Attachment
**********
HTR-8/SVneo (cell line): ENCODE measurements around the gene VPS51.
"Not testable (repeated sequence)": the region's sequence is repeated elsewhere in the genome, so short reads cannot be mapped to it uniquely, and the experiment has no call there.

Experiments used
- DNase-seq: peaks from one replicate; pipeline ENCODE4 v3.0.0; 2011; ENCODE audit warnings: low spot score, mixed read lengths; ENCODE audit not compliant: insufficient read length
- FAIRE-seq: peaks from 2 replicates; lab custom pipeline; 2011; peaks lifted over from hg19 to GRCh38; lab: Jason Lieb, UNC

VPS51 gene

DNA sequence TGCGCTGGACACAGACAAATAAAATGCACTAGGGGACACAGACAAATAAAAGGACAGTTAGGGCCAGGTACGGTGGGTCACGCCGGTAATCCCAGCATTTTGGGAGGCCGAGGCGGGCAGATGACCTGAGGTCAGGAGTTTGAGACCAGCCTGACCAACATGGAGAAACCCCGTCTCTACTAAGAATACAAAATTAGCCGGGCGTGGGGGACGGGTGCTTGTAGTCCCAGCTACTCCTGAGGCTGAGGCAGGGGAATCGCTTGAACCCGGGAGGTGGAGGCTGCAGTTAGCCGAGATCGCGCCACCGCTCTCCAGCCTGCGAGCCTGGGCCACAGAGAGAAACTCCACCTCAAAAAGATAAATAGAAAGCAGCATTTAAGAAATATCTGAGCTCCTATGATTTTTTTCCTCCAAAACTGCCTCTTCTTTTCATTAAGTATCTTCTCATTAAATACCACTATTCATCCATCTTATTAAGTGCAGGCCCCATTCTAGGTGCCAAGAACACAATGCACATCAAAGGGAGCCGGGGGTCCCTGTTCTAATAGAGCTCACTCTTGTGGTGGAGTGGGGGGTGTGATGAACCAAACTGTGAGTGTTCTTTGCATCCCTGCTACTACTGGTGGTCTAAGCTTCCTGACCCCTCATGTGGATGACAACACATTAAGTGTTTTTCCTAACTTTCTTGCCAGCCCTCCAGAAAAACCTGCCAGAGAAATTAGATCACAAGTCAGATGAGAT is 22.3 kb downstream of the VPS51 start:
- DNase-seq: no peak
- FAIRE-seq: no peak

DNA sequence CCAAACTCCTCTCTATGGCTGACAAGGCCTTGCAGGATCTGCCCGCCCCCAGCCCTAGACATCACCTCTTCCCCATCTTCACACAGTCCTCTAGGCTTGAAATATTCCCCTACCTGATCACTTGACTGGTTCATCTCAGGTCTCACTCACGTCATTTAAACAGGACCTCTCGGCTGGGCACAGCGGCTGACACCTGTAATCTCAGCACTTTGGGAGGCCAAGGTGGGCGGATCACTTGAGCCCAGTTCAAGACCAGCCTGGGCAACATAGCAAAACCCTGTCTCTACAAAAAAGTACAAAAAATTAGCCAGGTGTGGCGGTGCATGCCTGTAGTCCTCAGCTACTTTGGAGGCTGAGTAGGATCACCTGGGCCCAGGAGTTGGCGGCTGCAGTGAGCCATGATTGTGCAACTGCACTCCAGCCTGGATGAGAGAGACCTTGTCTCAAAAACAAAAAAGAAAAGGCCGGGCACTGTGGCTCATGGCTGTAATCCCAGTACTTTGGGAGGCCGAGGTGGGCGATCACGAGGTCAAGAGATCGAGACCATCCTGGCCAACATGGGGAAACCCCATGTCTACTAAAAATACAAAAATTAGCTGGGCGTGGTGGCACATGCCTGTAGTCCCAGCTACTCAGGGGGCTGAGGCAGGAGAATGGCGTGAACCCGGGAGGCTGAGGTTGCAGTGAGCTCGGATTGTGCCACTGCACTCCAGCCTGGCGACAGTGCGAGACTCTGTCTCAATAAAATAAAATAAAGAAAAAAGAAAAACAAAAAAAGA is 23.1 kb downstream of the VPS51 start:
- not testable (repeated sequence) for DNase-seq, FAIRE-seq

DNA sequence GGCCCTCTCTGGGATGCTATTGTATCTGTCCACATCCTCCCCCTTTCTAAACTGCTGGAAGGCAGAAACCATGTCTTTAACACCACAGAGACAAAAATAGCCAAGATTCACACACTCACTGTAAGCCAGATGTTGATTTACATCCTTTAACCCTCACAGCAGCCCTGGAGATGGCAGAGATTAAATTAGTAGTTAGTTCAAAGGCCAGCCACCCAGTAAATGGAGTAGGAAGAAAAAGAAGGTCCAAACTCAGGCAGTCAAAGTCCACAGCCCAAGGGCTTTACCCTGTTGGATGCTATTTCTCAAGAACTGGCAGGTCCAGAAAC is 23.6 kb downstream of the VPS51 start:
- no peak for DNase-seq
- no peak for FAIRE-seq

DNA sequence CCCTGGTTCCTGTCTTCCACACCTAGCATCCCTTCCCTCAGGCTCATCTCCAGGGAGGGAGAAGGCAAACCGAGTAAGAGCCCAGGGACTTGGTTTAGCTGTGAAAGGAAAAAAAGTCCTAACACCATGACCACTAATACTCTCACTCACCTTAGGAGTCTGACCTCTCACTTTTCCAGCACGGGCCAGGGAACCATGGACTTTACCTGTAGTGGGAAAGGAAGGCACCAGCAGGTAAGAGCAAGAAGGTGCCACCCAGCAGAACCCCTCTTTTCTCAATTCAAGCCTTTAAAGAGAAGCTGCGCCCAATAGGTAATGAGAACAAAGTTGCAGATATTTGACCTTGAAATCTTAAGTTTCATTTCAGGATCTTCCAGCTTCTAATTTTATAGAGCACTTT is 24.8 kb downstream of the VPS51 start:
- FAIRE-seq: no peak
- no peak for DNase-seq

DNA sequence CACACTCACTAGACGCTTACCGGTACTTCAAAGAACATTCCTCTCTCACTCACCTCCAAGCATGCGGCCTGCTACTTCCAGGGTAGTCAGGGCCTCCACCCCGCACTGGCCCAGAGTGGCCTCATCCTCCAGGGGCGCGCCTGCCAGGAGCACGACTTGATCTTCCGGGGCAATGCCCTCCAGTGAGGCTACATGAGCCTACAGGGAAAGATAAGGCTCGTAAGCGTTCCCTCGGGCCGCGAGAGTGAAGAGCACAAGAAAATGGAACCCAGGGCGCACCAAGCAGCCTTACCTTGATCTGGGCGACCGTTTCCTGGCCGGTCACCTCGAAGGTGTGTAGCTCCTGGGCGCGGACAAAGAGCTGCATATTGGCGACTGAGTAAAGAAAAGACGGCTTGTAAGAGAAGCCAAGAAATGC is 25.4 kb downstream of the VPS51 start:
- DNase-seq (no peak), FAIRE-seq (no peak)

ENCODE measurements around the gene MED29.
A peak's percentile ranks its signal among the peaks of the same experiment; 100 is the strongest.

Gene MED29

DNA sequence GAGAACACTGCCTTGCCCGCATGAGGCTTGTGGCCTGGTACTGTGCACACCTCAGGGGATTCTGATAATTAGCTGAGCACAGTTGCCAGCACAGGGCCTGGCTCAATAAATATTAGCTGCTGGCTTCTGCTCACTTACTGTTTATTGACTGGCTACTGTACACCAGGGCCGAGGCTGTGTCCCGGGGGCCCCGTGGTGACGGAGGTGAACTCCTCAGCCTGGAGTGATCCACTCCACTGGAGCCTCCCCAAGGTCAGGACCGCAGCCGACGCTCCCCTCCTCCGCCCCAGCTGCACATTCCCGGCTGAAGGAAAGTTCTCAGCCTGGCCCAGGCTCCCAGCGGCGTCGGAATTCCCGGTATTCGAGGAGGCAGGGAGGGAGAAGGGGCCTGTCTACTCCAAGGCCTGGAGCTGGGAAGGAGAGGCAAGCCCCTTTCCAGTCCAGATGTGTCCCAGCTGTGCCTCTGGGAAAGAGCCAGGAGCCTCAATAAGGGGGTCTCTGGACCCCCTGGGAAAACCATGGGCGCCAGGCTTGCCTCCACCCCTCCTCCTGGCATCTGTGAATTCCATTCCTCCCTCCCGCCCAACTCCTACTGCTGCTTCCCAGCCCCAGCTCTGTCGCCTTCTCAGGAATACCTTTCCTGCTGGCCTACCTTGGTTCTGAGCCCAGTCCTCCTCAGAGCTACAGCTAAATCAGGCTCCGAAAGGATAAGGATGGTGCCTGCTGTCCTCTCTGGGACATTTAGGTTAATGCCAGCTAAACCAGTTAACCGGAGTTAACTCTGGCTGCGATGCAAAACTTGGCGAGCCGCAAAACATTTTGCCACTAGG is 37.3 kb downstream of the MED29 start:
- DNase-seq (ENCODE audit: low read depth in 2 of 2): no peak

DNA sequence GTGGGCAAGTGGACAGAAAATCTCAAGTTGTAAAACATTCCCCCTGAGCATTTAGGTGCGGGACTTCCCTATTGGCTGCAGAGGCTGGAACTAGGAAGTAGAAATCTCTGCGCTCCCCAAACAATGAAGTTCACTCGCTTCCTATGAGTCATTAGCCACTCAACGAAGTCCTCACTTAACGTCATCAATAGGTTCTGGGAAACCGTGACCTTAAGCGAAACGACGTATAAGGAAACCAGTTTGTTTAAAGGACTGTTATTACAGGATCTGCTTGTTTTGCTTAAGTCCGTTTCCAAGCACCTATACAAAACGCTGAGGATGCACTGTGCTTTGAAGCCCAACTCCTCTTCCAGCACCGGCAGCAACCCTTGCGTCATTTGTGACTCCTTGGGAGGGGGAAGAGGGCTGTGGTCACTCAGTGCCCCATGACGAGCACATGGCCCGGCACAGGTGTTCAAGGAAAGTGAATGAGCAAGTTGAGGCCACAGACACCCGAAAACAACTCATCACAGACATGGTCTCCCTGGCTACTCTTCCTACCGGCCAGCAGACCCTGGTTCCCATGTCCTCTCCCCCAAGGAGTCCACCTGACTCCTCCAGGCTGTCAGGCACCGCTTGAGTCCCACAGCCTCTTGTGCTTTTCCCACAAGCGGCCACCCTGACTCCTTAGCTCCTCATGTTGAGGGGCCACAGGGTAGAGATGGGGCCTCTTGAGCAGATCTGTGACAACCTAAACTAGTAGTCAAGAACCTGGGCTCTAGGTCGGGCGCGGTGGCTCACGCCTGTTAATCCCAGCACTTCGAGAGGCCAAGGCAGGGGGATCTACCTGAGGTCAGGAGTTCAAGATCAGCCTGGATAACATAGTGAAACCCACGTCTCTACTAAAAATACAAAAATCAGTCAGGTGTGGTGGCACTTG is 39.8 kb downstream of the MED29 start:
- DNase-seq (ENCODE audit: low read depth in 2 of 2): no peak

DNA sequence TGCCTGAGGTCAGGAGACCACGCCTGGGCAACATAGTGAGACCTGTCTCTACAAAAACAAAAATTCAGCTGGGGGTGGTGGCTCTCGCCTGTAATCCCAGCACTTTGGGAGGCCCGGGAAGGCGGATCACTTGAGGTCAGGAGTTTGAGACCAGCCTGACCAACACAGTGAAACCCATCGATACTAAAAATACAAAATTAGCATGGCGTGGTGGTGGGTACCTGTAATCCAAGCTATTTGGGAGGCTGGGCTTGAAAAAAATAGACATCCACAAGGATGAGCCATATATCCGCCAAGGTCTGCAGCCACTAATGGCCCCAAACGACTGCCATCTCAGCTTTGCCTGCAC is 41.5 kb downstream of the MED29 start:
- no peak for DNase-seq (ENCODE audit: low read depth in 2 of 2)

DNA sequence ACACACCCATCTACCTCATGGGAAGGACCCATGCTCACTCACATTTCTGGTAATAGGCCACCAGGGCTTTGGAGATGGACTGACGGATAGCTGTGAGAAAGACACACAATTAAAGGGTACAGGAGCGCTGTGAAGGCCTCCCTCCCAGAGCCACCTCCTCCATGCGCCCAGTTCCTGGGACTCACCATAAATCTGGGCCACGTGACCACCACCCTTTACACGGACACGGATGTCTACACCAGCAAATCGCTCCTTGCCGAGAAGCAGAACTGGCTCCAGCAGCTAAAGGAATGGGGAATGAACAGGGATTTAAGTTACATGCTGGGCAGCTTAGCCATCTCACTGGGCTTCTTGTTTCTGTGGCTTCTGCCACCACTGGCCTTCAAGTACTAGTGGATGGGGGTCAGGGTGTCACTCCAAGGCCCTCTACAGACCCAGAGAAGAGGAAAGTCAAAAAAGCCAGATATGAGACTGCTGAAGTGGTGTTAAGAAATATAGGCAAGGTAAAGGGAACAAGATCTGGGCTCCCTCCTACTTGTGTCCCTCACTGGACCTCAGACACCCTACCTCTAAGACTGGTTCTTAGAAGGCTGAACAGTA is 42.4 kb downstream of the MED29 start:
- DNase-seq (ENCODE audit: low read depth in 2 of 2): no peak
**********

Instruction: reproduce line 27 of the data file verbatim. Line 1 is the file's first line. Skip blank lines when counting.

DNA sequence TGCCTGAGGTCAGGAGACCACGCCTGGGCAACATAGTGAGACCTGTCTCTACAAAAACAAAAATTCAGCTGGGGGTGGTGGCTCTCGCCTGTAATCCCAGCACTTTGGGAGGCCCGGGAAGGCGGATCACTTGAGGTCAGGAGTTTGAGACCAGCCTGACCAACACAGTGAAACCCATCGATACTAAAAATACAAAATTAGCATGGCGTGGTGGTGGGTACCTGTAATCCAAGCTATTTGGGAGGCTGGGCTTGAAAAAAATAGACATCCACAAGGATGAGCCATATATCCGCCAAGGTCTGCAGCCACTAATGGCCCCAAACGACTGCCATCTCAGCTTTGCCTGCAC is 41.5 kb downstream of the MED29 start: